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The aircraft included here are claimed to be some of the most sophisticated military aircraft in
the world and should be taken very seriously by any adversary. I am listing the aircraft in
numerical order and include the North Atlantic Treaty Organization (NATO) designation if there
is one. I don’t know if all the aircraft are “real” or wishful thinking. What I do know is that just
because a person has a set of blueprints to make an exact replica of a particular aircraft doesn’t
mean that the aircraft will function in the same manner. Today’s aircraft are just as reliant on the software that operates the fly-by-wire controls as they are on the skill of the pilot. Even if a
person has the right materials (metallurgy being very important) and can machine the parts
properly, they still have to assemble and test the final product.
H-6 Jet Bomber/Transport/Air Refueling
H-20 Strategic Stealth Bomber
J-7 Jet Fighter NATO: Fishcan D
JH-7 Jet Fighter NATO: Flounder
J-8 Jet Fighter NATO: Finback C
J-10 Jet Multirole NATO: Firebird A
J-11 Jet Multirole NATO: Flanker L
J-14 Stealth Fighter Concept
J-15 Jet Multirole NATO: Flanker X2
L-15 Training/Light Attack Fighter “Falcon”
J-18 VSTOL Jet Fighter “Red Eagle”
J-20 Stealth Jet Fighter “Mighty Dragon/Firefang”
J-26 STOVL Jet Fighter
J-31 Stealth Jet Fighter “Gryfalcon”
Su-27 Jet Fighter NATO: Flanker
Su-30 Jet Multirole NATO: Flanker G
Su-35 Jet Multirole NATO: Flanker E/Super Flanker
SA 342L Transport Helicopter Aérospatiale “Gazelle”
Z-8 Attack Helicopter /Patrol
Z-9 Attack Helicopter NATO: Haitun
Z-18 Attack Helicopter
Z-19 Attack Helicopter
Ka-28 Attack Helicopter NATO: Helix-A
Mi-17 Transport Helicopter NATO: Hip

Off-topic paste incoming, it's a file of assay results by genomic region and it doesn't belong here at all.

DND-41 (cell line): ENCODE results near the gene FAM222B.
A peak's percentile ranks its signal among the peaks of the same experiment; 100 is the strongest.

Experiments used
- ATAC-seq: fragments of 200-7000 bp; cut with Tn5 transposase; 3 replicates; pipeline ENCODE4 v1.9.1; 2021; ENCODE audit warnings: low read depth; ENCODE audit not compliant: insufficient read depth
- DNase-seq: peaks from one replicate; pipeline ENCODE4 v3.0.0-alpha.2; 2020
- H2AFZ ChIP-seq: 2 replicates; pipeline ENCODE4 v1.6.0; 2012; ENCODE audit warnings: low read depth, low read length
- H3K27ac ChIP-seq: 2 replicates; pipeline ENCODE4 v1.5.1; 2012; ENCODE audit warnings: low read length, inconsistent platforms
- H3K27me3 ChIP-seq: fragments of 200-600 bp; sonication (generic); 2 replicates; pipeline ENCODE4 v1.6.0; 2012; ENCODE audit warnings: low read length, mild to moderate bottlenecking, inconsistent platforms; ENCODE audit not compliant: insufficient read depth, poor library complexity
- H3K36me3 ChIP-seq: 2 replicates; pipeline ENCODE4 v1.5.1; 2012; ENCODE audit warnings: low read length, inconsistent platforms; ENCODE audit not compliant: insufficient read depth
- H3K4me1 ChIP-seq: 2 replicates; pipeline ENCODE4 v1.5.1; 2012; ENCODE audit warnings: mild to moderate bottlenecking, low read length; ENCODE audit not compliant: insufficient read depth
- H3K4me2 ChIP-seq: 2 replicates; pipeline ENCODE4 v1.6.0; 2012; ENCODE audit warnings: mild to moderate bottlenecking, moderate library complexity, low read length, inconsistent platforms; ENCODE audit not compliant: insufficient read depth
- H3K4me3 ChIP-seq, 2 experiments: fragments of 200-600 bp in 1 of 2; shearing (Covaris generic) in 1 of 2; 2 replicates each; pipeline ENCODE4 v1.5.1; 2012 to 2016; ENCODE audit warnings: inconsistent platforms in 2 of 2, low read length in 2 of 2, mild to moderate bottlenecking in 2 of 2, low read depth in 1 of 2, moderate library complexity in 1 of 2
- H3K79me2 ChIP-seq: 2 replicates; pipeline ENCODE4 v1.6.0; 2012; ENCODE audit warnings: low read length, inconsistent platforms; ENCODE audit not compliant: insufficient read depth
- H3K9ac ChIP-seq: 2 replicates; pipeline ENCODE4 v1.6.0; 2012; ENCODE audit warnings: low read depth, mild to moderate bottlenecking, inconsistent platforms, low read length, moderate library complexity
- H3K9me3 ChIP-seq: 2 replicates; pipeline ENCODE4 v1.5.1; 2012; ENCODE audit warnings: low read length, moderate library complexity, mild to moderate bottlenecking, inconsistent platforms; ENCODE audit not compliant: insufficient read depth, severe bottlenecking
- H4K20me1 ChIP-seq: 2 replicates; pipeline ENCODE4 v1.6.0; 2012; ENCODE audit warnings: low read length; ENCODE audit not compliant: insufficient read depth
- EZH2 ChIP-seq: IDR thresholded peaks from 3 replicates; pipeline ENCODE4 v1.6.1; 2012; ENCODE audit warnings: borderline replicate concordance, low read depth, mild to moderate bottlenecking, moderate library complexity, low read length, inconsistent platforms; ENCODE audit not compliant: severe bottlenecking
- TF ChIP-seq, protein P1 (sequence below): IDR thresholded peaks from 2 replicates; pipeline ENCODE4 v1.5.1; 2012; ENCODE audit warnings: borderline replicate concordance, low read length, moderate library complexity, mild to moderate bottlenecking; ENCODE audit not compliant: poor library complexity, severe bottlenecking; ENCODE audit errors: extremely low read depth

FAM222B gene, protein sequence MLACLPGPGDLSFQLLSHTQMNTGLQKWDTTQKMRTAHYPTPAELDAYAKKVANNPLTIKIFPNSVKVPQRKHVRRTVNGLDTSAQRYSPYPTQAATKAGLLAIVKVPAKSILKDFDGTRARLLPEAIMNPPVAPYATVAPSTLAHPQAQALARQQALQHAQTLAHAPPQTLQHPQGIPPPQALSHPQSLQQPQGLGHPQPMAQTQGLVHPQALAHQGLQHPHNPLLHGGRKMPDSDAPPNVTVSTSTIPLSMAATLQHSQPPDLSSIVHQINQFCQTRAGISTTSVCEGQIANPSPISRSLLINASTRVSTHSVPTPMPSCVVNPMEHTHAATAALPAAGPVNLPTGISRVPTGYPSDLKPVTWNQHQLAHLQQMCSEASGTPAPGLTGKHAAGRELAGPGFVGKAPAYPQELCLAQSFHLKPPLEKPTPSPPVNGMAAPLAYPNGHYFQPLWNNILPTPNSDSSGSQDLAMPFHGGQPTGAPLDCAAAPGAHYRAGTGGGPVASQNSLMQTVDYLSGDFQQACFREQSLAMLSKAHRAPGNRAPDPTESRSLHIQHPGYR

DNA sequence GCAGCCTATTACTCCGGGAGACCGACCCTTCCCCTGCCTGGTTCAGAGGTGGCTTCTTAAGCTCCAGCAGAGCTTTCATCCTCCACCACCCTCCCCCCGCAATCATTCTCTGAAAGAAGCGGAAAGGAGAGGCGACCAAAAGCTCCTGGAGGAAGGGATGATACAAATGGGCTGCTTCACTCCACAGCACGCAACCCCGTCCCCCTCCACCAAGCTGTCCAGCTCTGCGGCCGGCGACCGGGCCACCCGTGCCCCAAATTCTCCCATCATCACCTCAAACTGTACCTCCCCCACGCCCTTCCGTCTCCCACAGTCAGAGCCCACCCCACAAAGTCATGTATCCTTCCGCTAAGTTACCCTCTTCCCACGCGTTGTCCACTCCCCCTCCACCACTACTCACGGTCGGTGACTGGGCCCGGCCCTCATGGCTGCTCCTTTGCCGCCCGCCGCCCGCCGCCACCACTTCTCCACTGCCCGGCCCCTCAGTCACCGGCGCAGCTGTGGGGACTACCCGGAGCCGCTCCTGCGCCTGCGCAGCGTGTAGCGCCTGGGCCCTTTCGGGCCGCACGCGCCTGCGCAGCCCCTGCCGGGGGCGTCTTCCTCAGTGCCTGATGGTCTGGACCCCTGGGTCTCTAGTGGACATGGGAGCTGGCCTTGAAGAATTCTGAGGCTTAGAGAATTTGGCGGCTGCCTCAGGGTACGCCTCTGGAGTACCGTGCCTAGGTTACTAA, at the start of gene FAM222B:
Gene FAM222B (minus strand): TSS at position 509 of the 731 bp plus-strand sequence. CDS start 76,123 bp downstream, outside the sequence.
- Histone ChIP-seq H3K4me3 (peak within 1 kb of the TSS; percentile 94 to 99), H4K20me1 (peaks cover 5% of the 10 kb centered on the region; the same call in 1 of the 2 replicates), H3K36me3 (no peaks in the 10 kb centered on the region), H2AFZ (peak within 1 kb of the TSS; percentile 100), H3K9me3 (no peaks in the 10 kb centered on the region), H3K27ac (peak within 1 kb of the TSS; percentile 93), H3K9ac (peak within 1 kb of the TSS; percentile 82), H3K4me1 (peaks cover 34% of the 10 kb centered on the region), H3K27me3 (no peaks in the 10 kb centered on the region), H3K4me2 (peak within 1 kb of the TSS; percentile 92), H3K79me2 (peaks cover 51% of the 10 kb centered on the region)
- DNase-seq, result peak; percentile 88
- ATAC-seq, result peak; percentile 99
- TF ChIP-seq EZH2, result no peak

Chinese Osprey Transport Helicopter
WZ-8 Rocket-powered, air-launched UAV
GJ-11 UAV “Sharp Sword”
CH-7 UAV “Rainbow-7”
Printed in COLOR 8 1/2 by 11
Recently it was announced that China’s PLA Navy now has more ships (300) than the U.S. Navy
(287). This book covers the bulk of Beijing’s Navy including destroyers, frigates, and corvettes.
These categories have seen more growth since 2005 than any other. The rapid growth of ships in these categories is in keeping with the Military Strategy China released in 2015 which states,
“… the PLA Navy (PLAN) will gradually shift its focus from “offshore waters defense” to the
combination of “offshore waters defense” with “open seas protection,” and build a combined,
multi-functional and efficient marine combat force structure.” The launching of new ships is in
addition to retiring very old ships (pre-1990) and modernizing ships built after that.
This focus makes sense when you consider the strategy of creating defensive “rings” in the seas
around China. It’s kinda like the bar fight scene in the movie “A Bronx Tale” when the boss
locks the front door and says, “Now you’se can’t get out.” I suspect the plan will all come
together by the year 2025. Wait any longer than that and this new batch of ships will be out of
U.S. Navy ships are larger, and the U.S. has more aircraft carriers – China has one active, one
being fitted out and 2 (or 3) being built. We added information on China’s aircraft carriers,
however there is very little out there. We will update this as we find out more.
Updated in late September to include transport ships (Type 071, 072, 073, 074 and 075). Also added the Type 22 Missile Boat since there are at least 83 of those. Nice littoral area boat, and the sheer numbers could overwhelm an opponent, but not very effective without good air defense. Check out the electromagnetic rail gun mounted on the Type 072III Transport Ship.